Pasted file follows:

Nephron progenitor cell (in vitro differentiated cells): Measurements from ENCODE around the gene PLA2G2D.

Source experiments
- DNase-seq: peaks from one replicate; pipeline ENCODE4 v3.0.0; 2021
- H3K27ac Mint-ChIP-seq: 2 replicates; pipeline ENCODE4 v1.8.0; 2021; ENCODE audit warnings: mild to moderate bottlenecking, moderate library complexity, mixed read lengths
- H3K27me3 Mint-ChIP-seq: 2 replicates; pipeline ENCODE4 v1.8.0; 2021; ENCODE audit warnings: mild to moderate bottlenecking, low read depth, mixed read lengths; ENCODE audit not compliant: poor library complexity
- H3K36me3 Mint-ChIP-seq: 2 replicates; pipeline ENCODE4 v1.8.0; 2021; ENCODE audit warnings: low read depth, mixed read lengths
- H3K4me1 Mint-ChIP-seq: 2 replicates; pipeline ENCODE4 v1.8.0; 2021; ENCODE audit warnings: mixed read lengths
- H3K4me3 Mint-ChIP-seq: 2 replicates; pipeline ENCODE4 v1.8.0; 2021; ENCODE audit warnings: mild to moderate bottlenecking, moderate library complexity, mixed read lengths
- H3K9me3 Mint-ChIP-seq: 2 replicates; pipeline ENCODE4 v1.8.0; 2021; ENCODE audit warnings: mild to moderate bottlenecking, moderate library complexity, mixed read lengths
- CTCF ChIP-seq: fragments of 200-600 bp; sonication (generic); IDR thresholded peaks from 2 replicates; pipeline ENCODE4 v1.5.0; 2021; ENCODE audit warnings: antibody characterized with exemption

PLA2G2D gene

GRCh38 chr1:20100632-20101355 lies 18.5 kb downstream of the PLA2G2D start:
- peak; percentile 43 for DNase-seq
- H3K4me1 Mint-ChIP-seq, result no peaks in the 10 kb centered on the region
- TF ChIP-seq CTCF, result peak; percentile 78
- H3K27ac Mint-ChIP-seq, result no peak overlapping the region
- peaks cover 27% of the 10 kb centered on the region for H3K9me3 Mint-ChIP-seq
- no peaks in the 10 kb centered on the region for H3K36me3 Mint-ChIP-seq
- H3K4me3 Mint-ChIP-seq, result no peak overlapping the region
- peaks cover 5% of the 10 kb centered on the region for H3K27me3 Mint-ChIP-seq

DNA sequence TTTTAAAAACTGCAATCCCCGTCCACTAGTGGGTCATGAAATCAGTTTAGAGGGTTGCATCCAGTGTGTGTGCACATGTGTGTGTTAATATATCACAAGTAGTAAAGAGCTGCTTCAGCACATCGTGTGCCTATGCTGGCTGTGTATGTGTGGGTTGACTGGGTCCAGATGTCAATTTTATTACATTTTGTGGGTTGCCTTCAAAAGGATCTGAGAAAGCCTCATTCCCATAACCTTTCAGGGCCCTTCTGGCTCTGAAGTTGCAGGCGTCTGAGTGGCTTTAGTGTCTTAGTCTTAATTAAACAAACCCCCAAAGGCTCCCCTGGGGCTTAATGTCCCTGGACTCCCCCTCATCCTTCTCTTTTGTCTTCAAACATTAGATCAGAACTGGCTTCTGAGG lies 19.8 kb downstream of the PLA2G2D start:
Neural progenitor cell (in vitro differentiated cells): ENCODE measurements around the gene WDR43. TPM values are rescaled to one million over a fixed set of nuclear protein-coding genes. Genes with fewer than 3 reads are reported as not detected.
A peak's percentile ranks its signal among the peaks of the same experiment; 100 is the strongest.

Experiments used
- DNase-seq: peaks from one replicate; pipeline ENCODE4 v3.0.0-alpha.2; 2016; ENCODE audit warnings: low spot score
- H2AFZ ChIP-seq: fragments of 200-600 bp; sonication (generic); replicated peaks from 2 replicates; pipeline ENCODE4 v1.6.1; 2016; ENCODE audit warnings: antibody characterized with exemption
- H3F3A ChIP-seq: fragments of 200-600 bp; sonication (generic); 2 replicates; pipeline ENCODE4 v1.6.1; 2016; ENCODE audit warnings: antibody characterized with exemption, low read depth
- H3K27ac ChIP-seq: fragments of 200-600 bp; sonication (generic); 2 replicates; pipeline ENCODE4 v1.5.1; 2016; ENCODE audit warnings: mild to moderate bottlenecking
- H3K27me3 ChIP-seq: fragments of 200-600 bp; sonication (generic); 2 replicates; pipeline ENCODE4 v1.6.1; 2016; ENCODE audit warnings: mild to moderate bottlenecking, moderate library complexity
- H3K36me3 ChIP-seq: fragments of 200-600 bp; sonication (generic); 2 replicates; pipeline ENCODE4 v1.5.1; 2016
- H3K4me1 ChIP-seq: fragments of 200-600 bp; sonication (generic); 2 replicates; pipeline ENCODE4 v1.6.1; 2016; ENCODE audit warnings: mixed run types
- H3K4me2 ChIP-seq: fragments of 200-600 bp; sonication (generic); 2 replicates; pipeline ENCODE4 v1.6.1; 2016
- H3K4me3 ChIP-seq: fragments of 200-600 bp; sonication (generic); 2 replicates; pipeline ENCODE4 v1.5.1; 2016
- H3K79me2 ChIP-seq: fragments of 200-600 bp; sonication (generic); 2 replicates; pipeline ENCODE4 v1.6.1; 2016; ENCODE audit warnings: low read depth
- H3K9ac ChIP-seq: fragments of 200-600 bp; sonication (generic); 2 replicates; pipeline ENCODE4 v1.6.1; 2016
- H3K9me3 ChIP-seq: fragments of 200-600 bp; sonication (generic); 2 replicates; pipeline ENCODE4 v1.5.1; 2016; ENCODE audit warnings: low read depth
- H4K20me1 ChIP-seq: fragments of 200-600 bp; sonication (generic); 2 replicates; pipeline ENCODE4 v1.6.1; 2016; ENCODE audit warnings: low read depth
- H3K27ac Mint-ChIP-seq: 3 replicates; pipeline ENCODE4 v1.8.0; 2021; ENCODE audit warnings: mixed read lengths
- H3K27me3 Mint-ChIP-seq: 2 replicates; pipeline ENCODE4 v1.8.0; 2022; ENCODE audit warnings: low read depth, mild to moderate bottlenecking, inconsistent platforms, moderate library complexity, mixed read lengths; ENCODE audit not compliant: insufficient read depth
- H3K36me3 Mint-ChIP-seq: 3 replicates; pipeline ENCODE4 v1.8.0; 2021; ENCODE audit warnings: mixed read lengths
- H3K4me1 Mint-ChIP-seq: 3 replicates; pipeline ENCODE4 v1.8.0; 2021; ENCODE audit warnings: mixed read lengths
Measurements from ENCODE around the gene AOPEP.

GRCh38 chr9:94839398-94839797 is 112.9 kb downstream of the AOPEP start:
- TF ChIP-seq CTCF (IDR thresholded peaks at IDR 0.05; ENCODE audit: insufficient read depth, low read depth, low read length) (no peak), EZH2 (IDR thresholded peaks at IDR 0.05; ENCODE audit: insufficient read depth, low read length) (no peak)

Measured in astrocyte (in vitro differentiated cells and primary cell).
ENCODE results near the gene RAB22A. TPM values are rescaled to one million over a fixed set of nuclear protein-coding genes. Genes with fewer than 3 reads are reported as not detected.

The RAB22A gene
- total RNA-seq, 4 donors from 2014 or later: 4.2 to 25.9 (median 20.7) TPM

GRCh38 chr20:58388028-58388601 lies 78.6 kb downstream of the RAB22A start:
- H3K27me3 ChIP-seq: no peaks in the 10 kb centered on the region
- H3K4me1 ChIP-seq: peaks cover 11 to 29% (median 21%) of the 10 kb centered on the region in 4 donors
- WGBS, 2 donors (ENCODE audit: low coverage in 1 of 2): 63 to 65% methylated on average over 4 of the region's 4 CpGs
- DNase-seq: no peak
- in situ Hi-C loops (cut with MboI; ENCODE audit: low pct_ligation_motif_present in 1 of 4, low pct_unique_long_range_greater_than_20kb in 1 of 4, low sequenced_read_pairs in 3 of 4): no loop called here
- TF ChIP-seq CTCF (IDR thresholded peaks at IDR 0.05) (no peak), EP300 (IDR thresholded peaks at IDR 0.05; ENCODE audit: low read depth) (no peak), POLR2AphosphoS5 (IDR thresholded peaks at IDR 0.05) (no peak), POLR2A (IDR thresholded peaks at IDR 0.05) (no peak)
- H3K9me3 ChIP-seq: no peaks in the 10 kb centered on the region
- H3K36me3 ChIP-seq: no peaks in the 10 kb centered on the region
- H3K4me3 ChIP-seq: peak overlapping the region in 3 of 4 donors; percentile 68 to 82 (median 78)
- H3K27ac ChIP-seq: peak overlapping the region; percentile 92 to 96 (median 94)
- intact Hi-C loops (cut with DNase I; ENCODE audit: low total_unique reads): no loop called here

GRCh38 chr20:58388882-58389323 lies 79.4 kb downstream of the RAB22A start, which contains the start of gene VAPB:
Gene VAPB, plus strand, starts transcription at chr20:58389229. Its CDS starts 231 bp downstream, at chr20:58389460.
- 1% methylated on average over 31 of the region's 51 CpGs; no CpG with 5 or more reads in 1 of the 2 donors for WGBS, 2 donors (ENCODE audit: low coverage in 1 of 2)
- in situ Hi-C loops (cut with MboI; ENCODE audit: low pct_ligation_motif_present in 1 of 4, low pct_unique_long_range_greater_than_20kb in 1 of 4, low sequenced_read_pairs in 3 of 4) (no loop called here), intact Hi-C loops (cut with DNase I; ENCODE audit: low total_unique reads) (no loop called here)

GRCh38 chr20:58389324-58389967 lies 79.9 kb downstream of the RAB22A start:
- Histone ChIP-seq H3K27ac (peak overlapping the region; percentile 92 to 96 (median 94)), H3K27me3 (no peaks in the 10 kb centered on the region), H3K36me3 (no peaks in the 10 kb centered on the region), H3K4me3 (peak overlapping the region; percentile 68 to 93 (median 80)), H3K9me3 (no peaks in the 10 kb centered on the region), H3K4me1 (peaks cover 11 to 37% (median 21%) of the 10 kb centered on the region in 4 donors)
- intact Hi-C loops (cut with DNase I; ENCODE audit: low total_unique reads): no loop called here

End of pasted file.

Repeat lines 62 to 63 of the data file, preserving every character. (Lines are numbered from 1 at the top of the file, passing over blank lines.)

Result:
Gene VAPB, plus strand, starts transcription at chr20:58389229. Its CDS starts 231 bp downstream, at chr20:58389460.
- 1% methylated on average over 31 of the region's 51 CpGs; no CpG with 5 or more reads in 1 of the 2 donors for WGBS, 2 donors (ENCODE audit: low coverage in 1 of 2)